Jan 18, 2021 1:00 PM


group of nurses

Oncology nurses face a unique set of challenges, such as managing treatment complications, symptoms, and end-of-life care. These challenges can contribute to compassion fatigue, which affects a nurse’s physical and emotional wellbeing and can lead to burnout and turnover. Research suggests that building personal resilience is a strategy for bouncing back after difficult experiences in the workplace and should be incorporated into nursing education.

To help our nurses learn to manage the challenges of oncology nursing and to build resiliency, Huntsman Cancer Institute (HCI) implemented the Huntsman Oncology Nurse Residency (HONR) Program. This 12-month nurse residency is for all newly graduated nurses hired at HCI.

Through oncology-specific instruction, the HONR Program provides tools and resources to help nurses be successful in their first year of clinical practice. Curriculum topics include the following:

  • Site-specific cancers
  • Oncologic specialties
  • Treatment modalities
  • Symptom management
  • Oncologic emergencies

The program also includes high-fidelity simulation, a structured mentorship program, question-and-answer panels with physicians and other experts, professional development, and an evidence-based practice project to improve patient outcomes. The HONR Program promotes a strong sense of team and community through networking, which is linked to increased job satisfaction and decreased stress. In addition to developing clinical skills and formulating a lifelong commitment to professional nursing, HONR nurse residents are on the fast track to clinical leadership at HCI. Since 2013, 148 nurse residents have graduated from the program, and many have since moved into nurse leadership positions in the hospital.

The HONR curriculum also threads resiliency topics throughout, such as practicing mindfulness and managing emotional contagion. This purposeful intervention helps new graduates develop personal resiliency skills that allow them to cope while meeting the challenges inherent to oncology nursing. By being proactive instead of reactive, nurse residents can build their coping skills from the beginning.

At three points during the year-long program, HONR nurse residents take the Professional Quality of Life survey, a standardized tool used to measure compassion satisfaction, compassion fatigue, burnout, and secondary traumatic stress. Scores in all of these categories generally improve over the course of the residency year, with changes in burnout scores being the most statistically significant in our most recent cohorts. We also measure retention at one, two, and three years from initial employment. Since we began resiliency training within HONR in 2015, the nurse resident retention rate is 98% at two years, and 94% at three years.

Adapting during COVID-19

The COVID-19 pandemic has not only transformed how patient care is provided, but also how education is delivered. In response to growing challenges of the pandemic, oncology nurses are improvising and finding innovative ways to create safer learning environments. Given live in-person education restrictions in 2020, the HONR Program was tasked with identifying new ways to teach clinical staff. With the support of nursing leadership, a refreshed HONR curriculum was developed, which includes a blended hybrid approach with limited in-person class time and new online learning components. Live education is now delivered in large auditorium settings to allow for social distancing, and virtual learning is facilitated through an online classroom that includes videos, evidence-based articles, games, discussion boards, and interactive modules. Zoom meetings are scheduled routinely throughout the program to assist with impactful discussion and cohort cohesion. These virtual check-ins consist of student-led group dialogue, meaningful storytelling, mentorship, and sharing of experiences.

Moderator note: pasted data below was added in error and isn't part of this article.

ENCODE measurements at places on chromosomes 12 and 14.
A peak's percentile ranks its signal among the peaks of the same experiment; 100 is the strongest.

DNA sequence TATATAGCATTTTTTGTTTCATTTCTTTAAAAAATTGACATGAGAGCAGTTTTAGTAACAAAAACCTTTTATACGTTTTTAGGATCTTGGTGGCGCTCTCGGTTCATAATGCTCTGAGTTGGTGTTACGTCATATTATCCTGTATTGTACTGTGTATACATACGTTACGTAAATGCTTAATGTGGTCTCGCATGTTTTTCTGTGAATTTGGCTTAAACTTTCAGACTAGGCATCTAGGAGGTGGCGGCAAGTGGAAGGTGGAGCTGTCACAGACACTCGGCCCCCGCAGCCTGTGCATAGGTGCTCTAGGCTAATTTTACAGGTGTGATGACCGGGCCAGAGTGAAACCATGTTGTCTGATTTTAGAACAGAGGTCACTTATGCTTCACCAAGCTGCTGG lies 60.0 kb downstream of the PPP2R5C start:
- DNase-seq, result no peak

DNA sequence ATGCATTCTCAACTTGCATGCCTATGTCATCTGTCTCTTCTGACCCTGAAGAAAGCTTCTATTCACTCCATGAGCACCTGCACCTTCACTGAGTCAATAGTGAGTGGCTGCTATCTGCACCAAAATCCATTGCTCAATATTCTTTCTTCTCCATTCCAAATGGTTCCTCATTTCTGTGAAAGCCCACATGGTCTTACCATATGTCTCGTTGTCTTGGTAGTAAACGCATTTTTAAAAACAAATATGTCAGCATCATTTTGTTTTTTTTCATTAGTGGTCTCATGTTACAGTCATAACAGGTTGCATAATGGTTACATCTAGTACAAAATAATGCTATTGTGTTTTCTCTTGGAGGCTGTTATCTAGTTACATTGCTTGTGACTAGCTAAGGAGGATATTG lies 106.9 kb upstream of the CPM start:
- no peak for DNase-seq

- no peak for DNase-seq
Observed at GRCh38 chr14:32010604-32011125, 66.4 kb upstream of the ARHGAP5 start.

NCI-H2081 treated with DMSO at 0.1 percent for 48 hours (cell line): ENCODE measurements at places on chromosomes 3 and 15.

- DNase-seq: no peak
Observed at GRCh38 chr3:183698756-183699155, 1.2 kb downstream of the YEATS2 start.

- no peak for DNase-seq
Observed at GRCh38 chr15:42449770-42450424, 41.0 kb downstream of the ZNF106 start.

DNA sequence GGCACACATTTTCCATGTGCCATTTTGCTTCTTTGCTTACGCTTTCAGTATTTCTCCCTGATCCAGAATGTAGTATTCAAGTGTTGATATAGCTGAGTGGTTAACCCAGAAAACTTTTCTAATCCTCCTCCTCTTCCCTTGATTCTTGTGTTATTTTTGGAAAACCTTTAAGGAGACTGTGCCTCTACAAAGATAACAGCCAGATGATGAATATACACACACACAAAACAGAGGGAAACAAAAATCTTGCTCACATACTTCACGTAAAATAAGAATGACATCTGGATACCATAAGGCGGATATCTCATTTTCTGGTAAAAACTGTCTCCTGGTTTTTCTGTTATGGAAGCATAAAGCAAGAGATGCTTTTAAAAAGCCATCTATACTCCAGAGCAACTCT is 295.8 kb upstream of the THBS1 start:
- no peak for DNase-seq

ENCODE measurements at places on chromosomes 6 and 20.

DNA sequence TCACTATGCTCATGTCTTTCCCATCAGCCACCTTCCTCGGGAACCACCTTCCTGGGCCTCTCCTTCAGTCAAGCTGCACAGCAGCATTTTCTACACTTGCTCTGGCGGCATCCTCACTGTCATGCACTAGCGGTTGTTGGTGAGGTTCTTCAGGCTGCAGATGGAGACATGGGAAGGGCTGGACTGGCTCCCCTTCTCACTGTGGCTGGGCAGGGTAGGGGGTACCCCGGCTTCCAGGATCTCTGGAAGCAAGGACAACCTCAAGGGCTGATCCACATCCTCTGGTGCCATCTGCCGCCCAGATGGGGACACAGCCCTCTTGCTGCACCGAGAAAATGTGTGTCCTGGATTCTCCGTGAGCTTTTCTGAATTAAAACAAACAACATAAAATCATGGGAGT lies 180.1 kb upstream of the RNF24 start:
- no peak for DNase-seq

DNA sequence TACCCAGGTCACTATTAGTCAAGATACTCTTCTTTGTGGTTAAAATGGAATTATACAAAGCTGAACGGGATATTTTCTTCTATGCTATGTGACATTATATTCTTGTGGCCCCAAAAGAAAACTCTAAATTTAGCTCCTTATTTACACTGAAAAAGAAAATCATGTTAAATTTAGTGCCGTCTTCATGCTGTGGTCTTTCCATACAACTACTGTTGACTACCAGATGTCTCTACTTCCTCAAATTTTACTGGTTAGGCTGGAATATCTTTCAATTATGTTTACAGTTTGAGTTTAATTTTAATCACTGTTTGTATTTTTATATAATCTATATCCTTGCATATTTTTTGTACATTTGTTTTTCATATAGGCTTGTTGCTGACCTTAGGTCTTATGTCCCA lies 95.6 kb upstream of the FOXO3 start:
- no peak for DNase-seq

Evaluations show nurse residents still demonstrate high program satisfaction rates, a life-long commitment to oncology nursing, and a strong desire to stay within the organization. Emotionally connected learning is possible online, and it starts with relationships. While framing this challenge as an opportunity to innovate, nurse residents have been able to connect with their peers and leaders, while emerging as oncology professionals, despite masks, computer screens, and social distance.

The HONR Program fulfills a dual purpose of recruitment and retention, while aiming to improve knowledge among oncology nurses at HCI. Through proactive measures, nurse residents are also able to develop personal resilience, and the ability to face inevitable challenges with strength and adaptability.

For more information about the Huntsman Oncology Nurse Residency (HONR) program, contact the Nurse Residency Coordinator, Cassidy Kotobalavu.

Cassidy Kotobalavu BSN, RN, OCN
Cassidy Kotobalavu BSN, RN, OCN

Cassidy Kotobalavu BSN, RN, OCN
Nursing Professional Development Practitioner
Huntsman Oncology Nurse Residency (HONR) Coordinator
Huntsman Cancer Institute
Office: 801-587-4431
cassidy.kotobalavu@hci.utah.edu

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